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U.S. Supreme Court won't hear Connecticut troopers' appeal in records case

HARTFORD, Conn. (AP) — The U.S. Supreme Court on Monday declined to hear an appeal by the Connecticut State Police Union in its challenge of a police accountability law that allows public disclosure of certain state trooper personnel files and internal investigation reports.

At issue were documents in internal probes that end with no finding of wrongdoing. The union argued the 2020 state law violated the 2018-2022 troopers' contract by stripping away its exemptions from state freedom of information laws and allowing such documents to be publicly released.

Union officials say troopers oppose the law because it allows records involving unfounded allegations to become public, possibly tarnishing a trooper’s reputation despite no findings of wrongdoing.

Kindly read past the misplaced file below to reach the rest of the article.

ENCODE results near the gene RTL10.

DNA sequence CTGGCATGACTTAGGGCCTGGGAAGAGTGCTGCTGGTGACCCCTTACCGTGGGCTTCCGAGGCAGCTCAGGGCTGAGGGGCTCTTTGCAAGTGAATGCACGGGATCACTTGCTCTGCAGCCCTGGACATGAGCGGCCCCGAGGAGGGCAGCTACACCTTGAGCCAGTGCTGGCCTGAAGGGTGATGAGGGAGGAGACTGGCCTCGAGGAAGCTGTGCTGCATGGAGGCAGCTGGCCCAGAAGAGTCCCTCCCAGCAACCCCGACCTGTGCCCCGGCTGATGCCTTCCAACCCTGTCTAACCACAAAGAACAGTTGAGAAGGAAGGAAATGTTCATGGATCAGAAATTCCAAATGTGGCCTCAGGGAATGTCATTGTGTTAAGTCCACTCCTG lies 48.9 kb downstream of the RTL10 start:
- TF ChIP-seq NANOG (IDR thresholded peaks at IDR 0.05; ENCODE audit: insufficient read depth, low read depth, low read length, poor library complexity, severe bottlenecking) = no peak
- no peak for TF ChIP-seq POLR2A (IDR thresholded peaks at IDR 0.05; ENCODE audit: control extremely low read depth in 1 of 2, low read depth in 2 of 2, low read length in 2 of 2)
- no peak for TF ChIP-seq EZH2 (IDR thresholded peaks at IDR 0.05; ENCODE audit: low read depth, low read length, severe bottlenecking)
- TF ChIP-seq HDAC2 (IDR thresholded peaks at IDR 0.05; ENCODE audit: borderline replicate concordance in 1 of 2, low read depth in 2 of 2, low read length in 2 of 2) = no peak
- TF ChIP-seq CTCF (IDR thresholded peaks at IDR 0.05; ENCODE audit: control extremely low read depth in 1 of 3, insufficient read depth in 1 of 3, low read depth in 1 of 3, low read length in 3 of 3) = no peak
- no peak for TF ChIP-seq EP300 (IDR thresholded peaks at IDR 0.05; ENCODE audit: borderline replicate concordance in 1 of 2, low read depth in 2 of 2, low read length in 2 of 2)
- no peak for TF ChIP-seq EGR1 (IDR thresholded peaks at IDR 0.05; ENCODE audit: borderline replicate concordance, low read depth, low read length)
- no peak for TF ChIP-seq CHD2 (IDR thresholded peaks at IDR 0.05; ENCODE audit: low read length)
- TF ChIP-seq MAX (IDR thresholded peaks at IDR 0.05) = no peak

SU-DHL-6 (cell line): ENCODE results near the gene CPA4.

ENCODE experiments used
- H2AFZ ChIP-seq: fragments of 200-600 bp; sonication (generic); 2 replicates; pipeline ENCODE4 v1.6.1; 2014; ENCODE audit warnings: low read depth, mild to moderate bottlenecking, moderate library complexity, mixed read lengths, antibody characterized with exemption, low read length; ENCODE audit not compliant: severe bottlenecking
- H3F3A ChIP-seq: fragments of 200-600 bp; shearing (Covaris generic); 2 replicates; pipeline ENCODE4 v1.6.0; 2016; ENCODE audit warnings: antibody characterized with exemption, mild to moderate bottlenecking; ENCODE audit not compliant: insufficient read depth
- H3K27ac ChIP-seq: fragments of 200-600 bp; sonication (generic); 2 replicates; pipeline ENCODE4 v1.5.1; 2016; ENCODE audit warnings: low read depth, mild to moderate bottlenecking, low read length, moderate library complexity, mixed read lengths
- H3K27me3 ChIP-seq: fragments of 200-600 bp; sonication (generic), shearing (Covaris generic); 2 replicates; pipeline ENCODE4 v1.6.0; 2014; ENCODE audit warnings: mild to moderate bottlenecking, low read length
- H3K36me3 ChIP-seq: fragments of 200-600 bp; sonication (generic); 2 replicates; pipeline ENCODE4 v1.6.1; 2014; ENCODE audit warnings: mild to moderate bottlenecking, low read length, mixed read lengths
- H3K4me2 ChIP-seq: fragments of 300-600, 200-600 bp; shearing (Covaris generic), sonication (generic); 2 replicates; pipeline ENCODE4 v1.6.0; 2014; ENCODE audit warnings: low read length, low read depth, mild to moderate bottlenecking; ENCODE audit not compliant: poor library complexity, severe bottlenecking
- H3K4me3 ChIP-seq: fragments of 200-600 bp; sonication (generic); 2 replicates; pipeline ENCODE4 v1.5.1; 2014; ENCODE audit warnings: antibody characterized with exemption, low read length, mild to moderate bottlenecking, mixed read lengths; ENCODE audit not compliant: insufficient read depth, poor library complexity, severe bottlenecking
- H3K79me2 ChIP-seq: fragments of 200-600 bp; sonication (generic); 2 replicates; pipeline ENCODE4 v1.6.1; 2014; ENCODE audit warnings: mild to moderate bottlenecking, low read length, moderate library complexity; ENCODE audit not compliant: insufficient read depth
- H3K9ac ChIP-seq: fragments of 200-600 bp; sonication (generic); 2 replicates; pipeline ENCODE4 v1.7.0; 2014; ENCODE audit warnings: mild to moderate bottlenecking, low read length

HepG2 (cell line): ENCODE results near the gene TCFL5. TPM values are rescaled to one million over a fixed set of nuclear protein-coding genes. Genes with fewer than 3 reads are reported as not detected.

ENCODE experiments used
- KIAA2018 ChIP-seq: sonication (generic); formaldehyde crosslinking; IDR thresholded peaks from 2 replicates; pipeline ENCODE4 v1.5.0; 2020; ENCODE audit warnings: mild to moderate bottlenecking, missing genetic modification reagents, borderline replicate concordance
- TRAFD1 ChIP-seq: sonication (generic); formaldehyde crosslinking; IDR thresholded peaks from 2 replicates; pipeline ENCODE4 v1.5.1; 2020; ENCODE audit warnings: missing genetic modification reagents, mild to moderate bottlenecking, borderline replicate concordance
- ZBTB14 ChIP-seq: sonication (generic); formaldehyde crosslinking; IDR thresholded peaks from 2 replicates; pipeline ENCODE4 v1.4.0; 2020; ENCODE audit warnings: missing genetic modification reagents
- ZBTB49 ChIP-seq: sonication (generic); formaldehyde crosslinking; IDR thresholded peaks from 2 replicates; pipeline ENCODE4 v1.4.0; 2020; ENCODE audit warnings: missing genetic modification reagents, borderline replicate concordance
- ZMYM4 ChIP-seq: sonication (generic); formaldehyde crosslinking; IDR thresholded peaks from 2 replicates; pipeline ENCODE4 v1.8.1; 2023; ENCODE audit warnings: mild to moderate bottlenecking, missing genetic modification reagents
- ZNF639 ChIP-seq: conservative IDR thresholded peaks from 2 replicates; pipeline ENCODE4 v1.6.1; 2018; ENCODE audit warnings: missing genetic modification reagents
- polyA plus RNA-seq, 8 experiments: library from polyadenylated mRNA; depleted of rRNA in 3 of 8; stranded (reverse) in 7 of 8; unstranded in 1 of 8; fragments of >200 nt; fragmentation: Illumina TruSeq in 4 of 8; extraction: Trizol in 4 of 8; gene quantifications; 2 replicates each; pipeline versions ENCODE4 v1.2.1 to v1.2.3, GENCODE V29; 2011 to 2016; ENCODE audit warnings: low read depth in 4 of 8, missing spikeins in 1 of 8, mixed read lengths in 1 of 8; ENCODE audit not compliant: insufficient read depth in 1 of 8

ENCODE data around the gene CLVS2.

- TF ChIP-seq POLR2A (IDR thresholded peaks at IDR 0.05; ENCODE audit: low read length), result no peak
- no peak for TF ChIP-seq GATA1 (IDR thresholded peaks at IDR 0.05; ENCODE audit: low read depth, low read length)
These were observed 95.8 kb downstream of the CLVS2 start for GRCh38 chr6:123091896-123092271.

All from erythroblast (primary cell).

The Supreme Court did not say anything about the case in rejecting it among a host of others, as is typical. The decision upholds rulings by lower federal courts that upheld the state law.

Messages seeking comment were left Monday with representatives of the state police union, state police officials and the state attorney general's office, which defended the law.

The union argued the law violated the contracts clause of the U.S. Constitution, which says states cannot pass laws impairing contracts. But there are exceptions, including if a law was passed for a good public purpose, which state officials argued.

Proponents of the 2020 law said it answered the calls for reform, including accountability and transparency, after the police killings of George Floyd and other Black people.

The law also created a class of inspector general to investigate police use-of-force cases statewide, limited circumstances in which the deadly use of force by police can be justified, and allowed lawsuits in state courts against officers in certain cases.

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